Kazakhstan is electing a president Sunday amid little doubt that longtime leader Nursultan Nazarbayev will win - and dark speculation about what will happen thereafter.
In recent weeks, authorities have repeatedly accused the pro-democracy opposition of planning demonstrations modeled on the protests that drove President Askar Akayev of neighboring Kyrgyzstan out of the country in March.
Last week, Kazakhstan closed its border with Kyrgyzstan, either fearing an influx of troublemakers or trying to create the impression that an uprising was being plotted.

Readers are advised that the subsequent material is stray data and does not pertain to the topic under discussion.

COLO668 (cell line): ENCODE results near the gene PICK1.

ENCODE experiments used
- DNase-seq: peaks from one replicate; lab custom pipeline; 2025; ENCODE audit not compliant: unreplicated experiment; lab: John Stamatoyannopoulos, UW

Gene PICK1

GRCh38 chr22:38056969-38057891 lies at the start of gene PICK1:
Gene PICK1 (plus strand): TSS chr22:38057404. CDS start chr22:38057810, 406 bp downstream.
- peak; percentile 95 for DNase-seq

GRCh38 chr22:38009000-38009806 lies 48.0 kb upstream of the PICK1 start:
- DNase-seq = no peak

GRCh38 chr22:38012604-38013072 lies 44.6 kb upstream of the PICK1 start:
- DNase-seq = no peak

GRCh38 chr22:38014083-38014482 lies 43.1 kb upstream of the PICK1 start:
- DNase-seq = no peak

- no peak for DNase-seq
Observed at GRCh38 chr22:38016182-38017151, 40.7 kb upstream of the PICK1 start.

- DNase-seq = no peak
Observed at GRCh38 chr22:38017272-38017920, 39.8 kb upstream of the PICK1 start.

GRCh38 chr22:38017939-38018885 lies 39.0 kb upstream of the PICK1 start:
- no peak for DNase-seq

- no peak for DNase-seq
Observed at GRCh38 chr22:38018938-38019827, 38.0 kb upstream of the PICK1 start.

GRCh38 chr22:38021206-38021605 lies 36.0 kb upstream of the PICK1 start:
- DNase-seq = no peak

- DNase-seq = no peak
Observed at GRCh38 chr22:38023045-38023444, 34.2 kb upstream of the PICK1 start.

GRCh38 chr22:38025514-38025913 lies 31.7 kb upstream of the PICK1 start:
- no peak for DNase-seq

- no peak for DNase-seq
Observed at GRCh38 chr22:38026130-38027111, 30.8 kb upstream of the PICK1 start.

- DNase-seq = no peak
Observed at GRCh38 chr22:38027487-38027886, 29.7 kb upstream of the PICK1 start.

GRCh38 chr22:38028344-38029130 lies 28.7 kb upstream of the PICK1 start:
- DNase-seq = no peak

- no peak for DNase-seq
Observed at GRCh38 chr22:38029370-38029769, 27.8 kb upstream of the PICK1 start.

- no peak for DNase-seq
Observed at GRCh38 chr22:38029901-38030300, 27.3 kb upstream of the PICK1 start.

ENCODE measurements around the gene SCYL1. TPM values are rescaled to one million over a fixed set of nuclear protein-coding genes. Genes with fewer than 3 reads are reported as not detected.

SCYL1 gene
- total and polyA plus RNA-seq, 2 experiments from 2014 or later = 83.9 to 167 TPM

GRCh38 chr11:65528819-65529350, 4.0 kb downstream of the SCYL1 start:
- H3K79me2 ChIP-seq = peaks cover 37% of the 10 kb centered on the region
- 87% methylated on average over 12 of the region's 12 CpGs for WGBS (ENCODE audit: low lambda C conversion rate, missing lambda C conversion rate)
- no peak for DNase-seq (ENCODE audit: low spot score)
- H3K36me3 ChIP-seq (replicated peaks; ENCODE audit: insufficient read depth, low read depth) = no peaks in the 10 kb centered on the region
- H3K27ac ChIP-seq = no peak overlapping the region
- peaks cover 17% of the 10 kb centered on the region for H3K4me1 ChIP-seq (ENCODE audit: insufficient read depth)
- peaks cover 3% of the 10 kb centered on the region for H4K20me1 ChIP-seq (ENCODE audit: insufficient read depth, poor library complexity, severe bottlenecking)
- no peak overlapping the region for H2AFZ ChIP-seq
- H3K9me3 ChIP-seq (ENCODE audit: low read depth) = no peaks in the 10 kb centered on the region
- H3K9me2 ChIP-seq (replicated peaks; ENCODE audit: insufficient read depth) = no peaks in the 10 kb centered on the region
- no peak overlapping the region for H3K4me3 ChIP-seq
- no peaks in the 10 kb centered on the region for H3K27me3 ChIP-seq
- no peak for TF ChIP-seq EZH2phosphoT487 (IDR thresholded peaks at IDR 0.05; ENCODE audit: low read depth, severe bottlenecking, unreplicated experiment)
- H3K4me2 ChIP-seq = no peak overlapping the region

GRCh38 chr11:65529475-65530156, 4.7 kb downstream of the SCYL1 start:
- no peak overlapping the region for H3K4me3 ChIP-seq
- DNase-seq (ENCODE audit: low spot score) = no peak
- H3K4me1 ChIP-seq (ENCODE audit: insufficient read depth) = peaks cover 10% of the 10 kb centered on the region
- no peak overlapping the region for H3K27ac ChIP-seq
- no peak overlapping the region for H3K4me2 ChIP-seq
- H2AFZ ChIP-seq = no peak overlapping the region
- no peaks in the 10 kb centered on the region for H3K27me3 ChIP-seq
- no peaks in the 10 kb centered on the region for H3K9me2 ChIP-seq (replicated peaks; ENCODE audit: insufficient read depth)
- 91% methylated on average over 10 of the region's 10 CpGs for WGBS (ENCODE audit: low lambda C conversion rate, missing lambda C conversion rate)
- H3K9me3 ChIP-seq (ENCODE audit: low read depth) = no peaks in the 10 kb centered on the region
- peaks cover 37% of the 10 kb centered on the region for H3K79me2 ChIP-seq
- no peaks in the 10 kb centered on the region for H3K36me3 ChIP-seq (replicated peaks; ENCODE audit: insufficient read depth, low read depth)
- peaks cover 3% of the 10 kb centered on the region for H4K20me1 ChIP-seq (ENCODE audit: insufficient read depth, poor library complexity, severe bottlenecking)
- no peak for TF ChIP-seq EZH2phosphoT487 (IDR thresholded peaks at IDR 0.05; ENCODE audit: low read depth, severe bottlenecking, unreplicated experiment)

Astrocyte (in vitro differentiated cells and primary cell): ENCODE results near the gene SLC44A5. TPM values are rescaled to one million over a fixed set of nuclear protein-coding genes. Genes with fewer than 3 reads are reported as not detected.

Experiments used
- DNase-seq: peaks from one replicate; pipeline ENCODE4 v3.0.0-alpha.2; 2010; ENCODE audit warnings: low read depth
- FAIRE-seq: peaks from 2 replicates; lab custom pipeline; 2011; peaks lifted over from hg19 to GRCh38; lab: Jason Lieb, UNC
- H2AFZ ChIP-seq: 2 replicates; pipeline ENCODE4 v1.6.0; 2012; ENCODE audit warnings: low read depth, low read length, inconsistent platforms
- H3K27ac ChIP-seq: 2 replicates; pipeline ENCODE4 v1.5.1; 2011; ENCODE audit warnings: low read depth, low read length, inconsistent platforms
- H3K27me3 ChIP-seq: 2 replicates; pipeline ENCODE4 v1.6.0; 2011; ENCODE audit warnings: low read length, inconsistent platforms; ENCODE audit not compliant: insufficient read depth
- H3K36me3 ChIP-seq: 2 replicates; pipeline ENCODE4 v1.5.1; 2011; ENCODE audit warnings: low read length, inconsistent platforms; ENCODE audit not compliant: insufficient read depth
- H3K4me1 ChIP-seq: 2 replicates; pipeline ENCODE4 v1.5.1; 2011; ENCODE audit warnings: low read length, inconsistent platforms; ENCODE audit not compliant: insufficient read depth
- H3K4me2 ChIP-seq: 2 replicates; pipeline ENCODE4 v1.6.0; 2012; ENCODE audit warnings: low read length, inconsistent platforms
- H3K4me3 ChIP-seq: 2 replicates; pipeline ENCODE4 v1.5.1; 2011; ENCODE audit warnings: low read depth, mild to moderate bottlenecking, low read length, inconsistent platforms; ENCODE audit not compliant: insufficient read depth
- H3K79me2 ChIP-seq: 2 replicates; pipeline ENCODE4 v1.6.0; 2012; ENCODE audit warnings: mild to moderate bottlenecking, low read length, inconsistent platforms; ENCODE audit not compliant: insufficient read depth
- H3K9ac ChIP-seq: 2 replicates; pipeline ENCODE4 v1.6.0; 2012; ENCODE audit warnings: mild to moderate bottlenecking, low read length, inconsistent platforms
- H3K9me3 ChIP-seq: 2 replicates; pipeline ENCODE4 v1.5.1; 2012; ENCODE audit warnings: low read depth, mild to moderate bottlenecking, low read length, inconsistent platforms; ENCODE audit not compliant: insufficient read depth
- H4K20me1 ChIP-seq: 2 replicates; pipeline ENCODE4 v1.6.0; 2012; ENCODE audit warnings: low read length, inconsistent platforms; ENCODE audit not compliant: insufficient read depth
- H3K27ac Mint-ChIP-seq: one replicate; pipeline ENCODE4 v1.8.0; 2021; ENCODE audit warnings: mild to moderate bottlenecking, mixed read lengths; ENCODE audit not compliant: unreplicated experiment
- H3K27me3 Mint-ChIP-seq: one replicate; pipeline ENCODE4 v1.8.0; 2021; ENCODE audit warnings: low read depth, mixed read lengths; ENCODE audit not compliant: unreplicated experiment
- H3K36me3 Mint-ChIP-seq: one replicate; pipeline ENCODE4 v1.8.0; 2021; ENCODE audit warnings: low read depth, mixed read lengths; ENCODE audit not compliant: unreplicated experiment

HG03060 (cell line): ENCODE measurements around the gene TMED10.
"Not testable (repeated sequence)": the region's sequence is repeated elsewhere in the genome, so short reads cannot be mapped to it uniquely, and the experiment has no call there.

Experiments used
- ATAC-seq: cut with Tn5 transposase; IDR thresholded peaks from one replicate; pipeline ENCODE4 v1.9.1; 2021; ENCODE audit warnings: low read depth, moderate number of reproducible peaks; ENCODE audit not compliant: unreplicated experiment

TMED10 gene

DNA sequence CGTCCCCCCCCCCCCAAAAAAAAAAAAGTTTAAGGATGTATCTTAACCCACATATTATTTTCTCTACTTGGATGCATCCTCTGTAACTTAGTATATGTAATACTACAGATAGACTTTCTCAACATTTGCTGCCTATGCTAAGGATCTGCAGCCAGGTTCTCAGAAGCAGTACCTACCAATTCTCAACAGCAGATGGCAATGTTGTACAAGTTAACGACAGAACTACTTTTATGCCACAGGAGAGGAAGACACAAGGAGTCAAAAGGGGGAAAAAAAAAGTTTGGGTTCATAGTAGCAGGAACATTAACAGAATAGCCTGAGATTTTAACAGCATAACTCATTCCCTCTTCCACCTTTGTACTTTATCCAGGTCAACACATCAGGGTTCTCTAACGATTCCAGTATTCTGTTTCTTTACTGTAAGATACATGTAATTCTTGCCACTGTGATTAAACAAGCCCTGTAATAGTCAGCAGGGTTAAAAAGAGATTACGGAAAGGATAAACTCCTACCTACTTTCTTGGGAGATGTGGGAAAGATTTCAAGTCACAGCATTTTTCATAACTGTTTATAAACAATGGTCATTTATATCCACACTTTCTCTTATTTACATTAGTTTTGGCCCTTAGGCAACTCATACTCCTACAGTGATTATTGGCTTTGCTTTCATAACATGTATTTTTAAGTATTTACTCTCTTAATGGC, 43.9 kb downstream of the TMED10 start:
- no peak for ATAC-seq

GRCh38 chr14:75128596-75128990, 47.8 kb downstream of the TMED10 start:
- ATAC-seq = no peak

Nazarbayev's main challenger, Zharmakhan Tuyakbai, leaves the question open. He maintains the opposition won't mount any demonstrations that violate Kazakhstan's restrictive laws, but tells reporters that "if authorities provoke a standoff with people, civil unrest, we will stand by the people."
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If Kazakhstan falls to a color revolution, it's a huge black eye for Russia. It'd be interesting to see if the Russians let it fall.